Facebook Has Rolled Out 5 New Reactions Buttons

Facebook Has Rolled Out 5 New Reactions Buttons

A big change on Facebook: the Social Network built alternatives to its trademark ”like” button, and has globally launched emoji “Reactions.”

Users can still respond to a post or comment with the traditional “like” button. But starting February 24, 2016, users are allowed to choose from six different animated emoji “Reactions”: Like, Love, Haha, Wow Sad or Angry. “Reactions” are designed to be an extension of the “like” button as opposed to a full-on replacement. Users will be notified when their posts receive ”Reactions” in the same way they’re notified about “likes.”

Facebook said in its latest blog post that it wanted to give users more authentic ways to quickly and easily respond to posts, whether they are sad, serious, funny or happy”:

News Feed is the central way you can get updates about your friends, family and anything else that matters to you, and the central place to have conversations with the people you care about. We’ve been listening to people and know that there should be more ways to easily and quickly express how something you see in News Feed makes you feel.


The new reactions appear when you hover over Like on a PC, or hold it down on mobile or tablet.

Last September, Facebook CEO Mark Zuckerberg publicly announced the company’s push to expand emoji past the “like” option.

“Not every moment is a good moment, right? And if you are sharing something that’s sad, like whether it’s something in current events like the refugee crisis that touches you, or a family member passed away, then it may not be comfortable to ‘like’ that post,” Zuckerberg said in a public Q&A.

Why those choices?

Facebook went through comments on friends’ posts, as well as emoji-like stickers people were using. It chose the most common ones and tested those. Facebook considered dozens of reactions but offering them all would have been confusing.

The firm ultimately chose these six reactions for their universal appeal – something that could be understood around the world. The emojis will look the same around the world, but phrases such as Angry, Love etc  will be translated

“We heard from people that they wanted more ways to express themselves on Facebook,” said Facebook product manager Sammi Krug. “When people come to Facebook, they share all kinds of different things, things that make them sad, things that make them happy, thought-provoking, angry. We kept hearing from people that they didn’t have a way to express empathy.”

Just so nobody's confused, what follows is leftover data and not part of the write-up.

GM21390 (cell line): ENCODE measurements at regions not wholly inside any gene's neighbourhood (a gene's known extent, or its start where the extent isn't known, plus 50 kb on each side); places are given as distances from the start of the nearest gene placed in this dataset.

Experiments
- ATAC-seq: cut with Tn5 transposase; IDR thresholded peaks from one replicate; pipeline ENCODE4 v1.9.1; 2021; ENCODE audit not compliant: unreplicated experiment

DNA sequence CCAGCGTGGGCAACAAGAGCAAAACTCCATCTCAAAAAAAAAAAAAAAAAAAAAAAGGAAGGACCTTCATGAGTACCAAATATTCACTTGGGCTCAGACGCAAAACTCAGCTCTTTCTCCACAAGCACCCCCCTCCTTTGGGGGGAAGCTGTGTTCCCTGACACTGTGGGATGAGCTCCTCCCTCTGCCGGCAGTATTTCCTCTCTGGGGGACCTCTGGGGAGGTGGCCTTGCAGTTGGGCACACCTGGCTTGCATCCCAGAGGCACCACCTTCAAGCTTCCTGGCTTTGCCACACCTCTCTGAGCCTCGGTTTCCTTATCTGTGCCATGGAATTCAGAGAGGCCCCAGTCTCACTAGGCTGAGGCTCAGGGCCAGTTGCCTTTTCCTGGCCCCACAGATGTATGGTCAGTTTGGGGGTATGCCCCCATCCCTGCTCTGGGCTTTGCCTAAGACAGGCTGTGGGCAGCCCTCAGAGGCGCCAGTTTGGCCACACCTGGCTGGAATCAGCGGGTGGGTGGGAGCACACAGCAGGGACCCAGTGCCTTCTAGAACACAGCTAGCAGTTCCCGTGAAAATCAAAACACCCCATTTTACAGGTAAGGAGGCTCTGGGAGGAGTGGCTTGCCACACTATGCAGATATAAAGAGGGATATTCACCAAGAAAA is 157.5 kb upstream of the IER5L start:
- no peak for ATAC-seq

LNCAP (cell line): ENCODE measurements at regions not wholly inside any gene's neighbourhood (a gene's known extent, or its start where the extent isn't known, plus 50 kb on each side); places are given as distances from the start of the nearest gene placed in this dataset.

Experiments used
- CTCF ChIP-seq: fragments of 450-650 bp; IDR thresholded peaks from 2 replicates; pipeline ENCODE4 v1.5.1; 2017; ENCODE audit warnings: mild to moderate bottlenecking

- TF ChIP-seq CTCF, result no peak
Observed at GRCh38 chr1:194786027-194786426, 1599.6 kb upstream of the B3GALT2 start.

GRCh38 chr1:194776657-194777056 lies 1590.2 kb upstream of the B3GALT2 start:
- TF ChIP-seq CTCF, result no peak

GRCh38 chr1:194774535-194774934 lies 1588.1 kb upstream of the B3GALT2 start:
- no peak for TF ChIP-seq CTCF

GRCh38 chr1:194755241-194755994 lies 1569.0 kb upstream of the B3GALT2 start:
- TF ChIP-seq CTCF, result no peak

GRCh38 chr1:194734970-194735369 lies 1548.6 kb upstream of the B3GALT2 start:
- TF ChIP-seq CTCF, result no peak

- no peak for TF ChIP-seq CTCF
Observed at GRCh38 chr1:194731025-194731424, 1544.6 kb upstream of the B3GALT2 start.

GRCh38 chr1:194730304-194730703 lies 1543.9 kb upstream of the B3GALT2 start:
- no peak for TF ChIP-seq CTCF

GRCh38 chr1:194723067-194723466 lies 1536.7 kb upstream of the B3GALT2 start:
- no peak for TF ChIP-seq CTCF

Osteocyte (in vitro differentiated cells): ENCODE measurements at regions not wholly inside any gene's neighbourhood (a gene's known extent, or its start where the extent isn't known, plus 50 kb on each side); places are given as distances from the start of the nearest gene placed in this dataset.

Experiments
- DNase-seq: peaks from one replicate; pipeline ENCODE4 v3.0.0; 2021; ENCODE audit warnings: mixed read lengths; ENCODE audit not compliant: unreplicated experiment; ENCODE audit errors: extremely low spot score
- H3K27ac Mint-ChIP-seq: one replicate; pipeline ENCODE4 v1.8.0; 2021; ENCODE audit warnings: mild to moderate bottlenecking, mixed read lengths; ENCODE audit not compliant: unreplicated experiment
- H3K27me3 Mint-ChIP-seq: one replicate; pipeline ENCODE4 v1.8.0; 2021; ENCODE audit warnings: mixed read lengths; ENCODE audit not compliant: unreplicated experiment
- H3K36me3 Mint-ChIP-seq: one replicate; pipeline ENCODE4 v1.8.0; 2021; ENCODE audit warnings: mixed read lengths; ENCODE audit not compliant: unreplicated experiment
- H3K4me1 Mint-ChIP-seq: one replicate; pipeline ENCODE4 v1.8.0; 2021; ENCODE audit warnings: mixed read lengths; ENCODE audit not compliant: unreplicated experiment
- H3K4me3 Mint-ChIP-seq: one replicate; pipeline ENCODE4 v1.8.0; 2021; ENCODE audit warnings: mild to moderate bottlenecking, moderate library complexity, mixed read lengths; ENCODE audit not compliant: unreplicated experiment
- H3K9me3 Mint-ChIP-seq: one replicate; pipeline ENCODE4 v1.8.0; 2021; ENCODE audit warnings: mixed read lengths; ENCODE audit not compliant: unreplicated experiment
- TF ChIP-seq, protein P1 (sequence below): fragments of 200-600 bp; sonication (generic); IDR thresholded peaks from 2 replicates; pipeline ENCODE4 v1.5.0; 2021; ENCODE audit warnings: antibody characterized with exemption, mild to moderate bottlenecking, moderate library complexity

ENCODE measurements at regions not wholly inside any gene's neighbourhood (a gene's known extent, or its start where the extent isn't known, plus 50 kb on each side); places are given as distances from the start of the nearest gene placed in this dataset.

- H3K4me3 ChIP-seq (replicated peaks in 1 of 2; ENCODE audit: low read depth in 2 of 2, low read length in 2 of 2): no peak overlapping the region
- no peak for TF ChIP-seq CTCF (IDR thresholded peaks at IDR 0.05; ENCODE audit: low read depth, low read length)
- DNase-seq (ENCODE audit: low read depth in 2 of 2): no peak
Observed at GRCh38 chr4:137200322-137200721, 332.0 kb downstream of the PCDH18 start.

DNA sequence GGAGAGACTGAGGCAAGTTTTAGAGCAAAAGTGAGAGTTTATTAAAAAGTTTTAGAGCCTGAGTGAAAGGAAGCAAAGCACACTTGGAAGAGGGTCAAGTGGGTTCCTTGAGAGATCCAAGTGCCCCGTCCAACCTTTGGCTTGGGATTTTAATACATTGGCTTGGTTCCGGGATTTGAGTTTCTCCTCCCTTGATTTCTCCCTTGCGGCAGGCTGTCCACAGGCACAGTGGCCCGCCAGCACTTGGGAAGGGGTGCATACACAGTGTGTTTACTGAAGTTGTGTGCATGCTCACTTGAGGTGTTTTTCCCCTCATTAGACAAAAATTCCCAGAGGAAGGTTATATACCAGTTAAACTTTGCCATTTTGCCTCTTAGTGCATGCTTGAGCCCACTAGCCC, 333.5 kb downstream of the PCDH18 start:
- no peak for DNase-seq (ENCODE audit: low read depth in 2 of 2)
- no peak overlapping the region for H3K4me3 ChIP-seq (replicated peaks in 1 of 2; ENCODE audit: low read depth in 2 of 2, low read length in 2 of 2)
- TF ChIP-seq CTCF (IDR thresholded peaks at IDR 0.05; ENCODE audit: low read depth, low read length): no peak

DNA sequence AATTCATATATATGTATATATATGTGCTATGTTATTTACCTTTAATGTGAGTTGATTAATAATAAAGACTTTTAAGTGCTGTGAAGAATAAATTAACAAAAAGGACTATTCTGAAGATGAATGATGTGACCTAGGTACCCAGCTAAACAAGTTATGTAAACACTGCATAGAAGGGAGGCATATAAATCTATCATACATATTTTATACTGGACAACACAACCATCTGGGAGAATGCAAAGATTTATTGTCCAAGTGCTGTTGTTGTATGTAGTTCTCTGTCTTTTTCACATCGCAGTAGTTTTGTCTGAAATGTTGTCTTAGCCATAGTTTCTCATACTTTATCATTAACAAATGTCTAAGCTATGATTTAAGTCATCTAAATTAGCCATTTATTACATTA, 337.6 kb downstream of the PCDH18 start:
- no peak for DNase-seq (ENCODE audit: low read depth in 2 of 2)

Previously, “Reactions” were available in only seven countries: Ireland, Spain, Chile, the Philippines, Portugal, Colombia and Japan. Krug said results from those countries have been highly positive. Individual users are using “Reactions” more and more frequently. In Spain, for example, people’s use of “Reactions” has doubled since October. Love has been the most popular “Reaction” across countries so far.

New Facebook Reactions User Guide – Social Person’s Manual


Intended purpose:

General approval; liking something.

Other uses:

Reminding someone of your existence.


Intended purpose:

When like just isn’t enough; flirting.

Other uses:

Unnerving your concerned friends by Loving every single post on your girlfriend’s Facebook profile, even those published a decade before you two met.


Intended purpose:

When something is funny.

Other uses:

Communicating that you just sipped hot soup, and your tongue is burnt.


Intended purpose:

When you are shocked or impressed.

Other uses:

Threatening to swallow someone.


Intended purpose:

When you want the opposite of Like, when you are grieving, when you team lost the big game.

Other uses

Hinting that someone’s eye infection should get examined, because it’s producing a large, odorous discharge


Intended purpose:

When you hate something, when you share a disgust for a given topic.

Other uses:

Telling someone you are not pleased they did not put a “Like” on your post.

What do you think about these new reactions? are they enough or should Facebook extent it further?

Maya Roeland

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